Turkey’s efforts to highlight the importance of mediation in prevention and peaceful resolution of conflicts transcends into the multilateral sphere. In 2010, Turkey spearheaded, jointly with Finland, the “Mediation for Peace” initiative within the UN in order to raise awareness for mediation. The Group of “Friends of Mediation” formed within this framework has reached 56 members (48 states and 8 international/regional organizations). The Group has facilitated the adoption of four General Assembly resolutions on mediation so far. A similar group is co-chaired by Turkey-Finland-Switzerland at the OSCE.
As part of its leading role in the field of mediation, Turkey also hosts “Istanbul Conferences on Mediation”. The three conferences held in February 2012, April 2013 and June 2014 brought together representatives from various institutions, NGOs and experts. The 4th “Istanbul Conference on Mediation” was held on 30 June 2017 under the theme “Surge in Diplomacy, Action in Mediation”.
Turkey, as a Summit Chair of the Organization of Islamic Cooperation (OIC), hosted the first ever OIC Member States Conference on Mediation on 21 November 2017 in Istanbul, with the theme “Surge in Mediation: The Role of OIC”.
Prejudices and discrimination are not given at birth but are learned. These negative attitudes might turn into forms of hate speech and even violence. Respect for social diversity and inclusive societies are crucial in our challenging world. We need to stand up against all forms of intolerance, xenophobia, and discriminatory policies, including animosities against different religions.
The UN Alliance of Civilizations Initiative, co-sponsored by Turkey and Spain, (currently with 146 members) represents the strongest response to the scenarios of the so-called “Clash of Civilizations”. Thus, boosting this global initiative is essential, now more than ever, for strengthening the “immunity system” of the world.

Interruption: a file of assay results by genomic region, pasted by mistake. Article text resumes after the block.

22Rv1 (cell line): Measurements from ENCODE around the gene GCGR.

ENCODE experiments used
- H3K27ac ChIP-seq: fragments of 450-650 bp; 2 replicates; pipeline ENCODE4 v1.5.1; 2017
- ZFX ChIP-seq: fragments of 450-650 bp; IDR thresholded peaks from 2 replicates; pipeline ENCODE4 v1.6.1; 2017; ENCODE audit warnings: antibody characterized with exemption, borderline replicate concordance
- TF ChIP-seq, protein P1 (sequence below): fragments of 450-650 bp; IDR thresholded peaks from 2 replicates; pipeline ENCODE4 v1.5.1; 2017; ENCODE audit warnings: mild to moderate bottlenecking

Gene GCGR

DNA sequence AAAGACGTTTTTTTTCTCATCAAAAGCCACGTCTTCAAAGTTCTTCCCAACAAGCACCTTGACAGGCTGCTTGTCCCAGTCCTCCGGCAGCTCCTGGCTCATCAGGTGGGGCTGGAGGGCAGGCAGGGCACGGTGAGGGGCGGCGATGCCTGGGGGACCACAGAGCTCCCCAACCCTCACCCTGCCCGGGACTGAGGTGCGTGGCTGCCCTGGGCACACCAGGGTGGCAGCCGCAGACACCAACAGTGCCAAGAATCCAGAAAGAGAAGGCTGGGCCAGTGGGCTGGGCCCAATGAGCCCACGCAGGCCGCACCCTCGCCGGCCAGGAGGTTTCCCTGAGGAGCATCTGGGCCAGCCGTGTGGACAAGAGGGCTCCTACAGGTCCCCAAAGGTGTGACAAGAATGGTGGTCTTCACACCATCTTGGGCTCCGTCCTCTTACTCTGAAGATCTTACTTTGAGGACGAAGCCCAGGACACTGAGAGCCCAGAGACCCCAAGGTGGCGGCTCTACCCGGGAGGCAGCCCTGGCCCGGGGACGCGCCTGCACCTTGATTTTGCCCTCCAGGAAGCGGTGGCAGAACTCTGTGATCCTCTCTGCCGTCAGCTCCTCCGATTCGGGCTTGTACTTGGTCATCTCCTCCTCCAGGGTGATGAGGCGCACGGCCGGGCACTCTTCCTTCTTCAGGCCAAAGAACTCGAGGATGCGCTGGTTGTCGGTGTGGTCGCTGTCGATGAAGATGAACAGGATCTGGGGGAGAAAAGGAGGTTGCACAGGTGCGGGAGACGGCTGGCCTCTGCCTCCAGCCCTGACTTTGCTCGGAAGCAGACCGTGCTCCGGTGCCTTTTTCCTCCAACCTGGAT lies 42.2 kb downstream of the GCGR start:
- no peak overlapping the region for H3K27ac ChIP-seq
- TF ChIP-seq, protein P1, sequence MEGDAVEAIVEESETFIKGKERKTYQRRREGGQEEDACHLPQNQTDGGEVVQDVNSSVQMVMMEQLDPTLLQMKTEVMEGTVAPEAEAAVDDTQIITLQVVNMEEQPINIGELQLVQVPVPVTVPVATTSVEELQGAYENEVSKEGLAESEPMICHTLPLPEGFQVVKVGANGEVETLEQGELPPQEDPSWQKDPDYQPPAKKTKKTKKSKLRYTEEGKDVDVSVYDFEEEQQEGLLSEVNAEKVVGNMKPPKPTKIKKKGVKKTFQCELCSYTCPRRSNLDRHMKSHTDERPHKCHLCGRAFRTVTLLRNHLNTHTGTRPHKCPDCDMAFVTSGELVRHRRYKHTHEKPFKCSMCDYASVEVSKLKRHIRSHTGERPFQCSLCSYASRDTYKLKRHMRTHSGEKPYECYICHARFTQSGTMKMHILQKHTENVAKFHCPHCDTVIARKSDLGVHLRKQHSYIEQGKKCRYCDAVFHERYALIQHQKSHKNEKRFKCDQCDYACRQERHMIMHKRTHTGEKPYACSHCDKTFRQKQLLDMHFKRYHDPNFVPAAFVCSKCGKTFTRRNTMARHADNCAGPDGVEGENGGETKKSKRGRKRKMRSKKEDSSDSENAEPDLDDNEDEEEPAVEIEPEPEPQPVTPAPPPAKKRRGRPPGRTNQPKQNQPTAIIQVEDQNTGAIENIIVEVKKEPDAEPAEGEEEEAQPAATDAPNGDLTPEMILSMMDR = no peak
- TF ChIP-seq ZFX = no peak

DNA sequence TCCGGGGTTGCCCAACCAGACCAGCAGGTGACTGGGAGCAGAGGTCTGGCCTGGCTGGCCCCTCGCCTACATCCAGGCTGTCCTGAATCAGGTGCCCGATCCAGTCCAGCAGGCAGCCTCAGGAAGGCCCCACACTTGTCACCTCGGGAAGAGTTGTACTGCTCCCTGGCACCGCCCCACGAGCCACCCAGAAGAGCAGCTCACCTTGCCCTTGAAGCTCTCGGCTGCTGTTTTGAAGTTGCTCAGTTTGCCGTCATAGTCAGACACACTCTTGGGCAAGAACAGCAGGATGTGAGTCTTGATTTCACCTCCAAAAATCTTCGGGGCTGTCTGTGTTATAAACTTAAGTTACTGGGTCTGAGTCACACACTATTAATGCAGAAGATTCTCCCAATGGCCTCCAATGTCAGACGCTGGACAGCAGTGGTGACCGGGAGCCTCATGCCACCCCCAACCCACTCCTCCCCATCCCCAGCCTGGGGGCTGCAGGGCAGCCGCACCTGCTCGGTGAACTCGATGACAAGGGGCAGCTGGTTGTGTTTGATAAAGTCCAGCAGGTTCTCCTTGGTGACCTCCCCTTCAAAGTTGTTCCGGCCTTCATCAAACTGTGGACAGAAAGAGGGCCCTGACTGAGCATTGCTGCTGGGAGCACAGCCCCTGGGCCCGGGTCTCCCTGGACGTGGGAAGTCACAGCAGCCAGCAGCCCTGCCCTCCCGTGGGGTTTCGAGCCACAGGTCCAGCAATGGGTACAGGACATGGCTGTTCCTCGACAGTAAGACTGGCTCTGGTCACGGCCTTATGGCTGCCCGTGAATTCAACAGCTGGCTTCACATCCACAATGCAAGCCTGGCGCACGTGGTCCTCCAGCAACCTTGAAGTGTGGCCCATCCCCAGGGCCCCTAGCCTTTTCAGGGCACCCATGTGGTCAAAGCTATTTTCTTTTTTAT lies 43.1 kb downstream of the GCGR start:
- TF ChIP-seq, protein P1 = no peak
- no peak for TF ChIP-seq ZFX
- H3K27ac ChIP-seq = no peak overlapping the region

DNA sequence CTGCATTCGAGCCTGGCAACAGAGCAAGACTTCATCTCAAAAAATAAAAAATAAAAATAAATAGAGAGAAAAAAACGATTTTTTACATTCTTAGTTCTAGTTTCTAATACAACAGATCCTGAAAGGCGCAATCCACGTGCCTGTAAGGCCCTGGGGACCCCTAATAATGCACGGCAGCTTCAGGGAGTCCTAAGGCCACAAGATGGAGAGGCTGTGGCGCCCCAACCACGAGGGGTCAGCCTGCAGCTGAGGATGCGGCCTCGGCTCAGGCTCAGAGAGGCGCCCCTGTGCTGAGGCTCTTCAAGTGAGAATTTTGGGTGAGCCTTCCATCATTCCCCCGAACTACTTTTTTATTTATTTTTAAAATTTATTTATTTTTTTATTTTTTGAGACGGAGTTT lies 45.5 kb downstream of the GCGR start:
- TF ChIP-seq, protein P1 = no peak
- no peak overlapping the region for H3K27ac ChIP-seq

Humanitarian diplomacy is indispensable aspect of Turkish foreign policy. Turkey has been a leading actor in humanitarian diplomacy with its focus on the human cause and through its official development and humanitarian aid.
According to the OECD Development Assistance Committee, Turkey’s official development assistance (ODA) amounted to USD 8.142 billion in 2017. Humanitarian assistance has the biggest share in our ODA with an amount of USD 7.208 billion. Turkey was the biggest humanitarian aid donor worldwide in 2017 and the most generous donor when the ratio of official humanitarian assistance to national income (0.85%) is taken into consideration.
Turkey has been pursuing an open door policy for Syrians who had to flee their country in the past seven years due to ongoing violence. Over 3.5 million Syrians are currently hosted in Turkey. Around 230,000 of them live in one of 21 temporary protection centers. Turkey has spent USD 31billion (including municipalities and Turkish NGOs), whereas the total contribution we received from the international community is far from meeting the expectations.
Turkey maintains its position as the biggest host country according to the UN Refugee Agency figures. More than 600 thousand Syrian children continue their education in Turkey. The schooling rate among Syrian children in the age of primary education is 97 percent. Furthermore, the number of Syrian teenagers studying in Turkish universities is over 20 thousand.